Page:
Dilemma for Obama after election trouncing

Dilemma for Obama after election trouncing

President Barack Obama was left pondering a difficult path forward after Republicans rode a wave of public disgust with the White House to an electoral victory that exceeded all expectations.

So thorough was the Republican triumph at the mid-term elections on Tuesday, so forceful the repudiation of the President's leadership, that Mr Obama faces a real dilemma of having to shift his agenda to the right or be left with little to show for his final two years in office.

With the results in three Democrat-held seats still unknown, the Republicans can already boast a net gain of seven seats in the Senate - the first time the party has gained the Senate majority in eight years. The Republicans went into the election needing just six seats to wrest control of the upper chamber of Congress.

Supposedly close races in Iowa, Colorado, Kentucky and North Carolina all broke decisively in favour of the Republicans; no run-off was needed in the three-cornered fight in Georgia, and the supposedly vulnerable Republican incumbent in Kansas ultimately prevailed.

An early sign of the national mood came when Democrat Mark Warner trailed Republican Ed Gillespie in a Virginia Senate race he was supposed to win easily. Mr Warner looks to have edged forward in the end but the race will likely be subjected to a re-count.

The measure of the Democrats' shellacking went beyond the Senate races. The Republicans gained a further 13 seats in the House of Representatives and won numerous gubernatorial races in Democratic states. Even Mr Obama's home state of Illinois will now have a Republican governor.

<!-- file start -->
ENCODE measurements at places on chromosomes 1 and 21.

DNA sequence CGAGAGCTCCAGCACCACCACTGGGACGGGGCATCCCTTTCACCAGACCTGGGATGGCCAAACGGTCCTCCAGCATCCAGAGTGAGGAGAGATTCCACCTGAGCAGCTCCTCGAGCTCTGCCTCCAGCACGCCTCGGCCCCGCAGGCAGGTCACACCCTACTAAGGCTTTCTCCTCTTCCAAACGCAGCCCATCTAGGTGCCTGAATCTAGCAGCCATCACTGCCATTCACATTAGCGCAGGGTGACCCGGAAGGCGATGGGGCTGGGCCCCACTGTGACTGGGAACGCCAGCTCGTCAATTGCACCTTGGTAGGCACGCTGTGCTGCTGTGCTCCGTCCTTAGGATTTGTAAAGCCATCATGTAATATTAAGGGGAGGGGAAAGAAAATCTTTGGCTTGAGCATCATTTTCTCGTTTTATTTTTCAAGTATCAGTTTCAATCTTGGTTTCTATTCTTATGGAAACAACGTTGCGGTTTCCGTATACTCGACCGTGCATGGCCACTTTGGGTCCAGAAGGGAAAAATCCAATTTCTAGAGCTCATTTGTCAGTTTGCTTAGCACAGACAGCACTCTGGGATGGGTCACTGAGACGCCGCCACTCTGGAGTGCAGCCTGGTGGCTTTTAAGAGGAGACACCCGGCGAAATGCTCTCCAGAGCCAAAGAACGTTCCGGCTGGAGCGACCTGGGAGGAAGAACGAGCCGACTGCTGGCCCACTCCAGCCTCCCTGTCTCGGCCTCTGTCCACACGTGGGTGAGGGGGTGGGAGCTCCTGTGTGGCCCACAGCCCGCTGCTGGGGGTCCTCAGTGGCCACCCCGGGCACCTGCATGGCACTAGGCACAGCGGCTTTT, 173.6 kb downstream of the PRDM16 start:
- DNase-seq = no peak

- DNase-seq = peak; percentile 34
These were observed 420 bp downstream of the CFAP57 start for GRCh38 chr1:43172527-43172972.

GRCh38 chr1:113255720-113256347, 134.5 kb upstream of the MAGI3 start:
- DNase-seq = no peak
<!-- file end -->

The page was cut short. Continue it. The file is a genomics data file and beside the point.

For observers around the world, the Republican wave that swept through Congress could mean new hope for progress on free trade deals, but it will also raise fears that the partisanship that has bedevilled Washington will go into overdrive.

Leaders of both parties were quick to voice conciliatory notes after Tuesday's results, as both sides pledged to work together in ways that have eluded them for most of the Obama tenure.

"I don't expect the President to wake up tomorrow and view the world any differently than he did when he woke up this morning. He knows I won't either," said the probable new Senate majority leader Mitch McConnell. "But I do think we have an obligation to work together on issues where we can agree. Just because we have a two-party system doesn't mean we have to be in perpetual conflict."

Similarly, the top-ranking Democrat in the Senate Harry Reid said he looked forward to working with the Republicans: "The message from the voters is clear. They want us to work together."

Still, there was no shortage of the sort of rhetoric that could quickly doom any compromise. Senator Ted Cruz, a potential presidential candidate, was already talking about dismantling the President's hard-won health-care reform piece by piece.

Senator Rand Paul, also likely to aim for the White House in 2016, introduced Mr McConnell at the victory party by saying that the new leader would send Mr Obama "Bill after Bill, until he wearies of it".

Mr Obama is due to speak about his next step in an address to the nation on Wednesday afternoon (early Thursday morning in Singapore).

Pundits said the results were more a rejection of the Washington stalemate than a clear mandate for the Republicans. Exit polls indicate equal levels of dissatisfaction with the White House and with the Republican party.

Ms Bess Mosley, 72, a Republican who voted in New Hampshire, said she did not like either candidate, and was disgusted by the record US$4 billion (S$5.2 billion) poured into the campaigns.

jeremyau@sph.com.sg


This article was first published on November 6, 2014.
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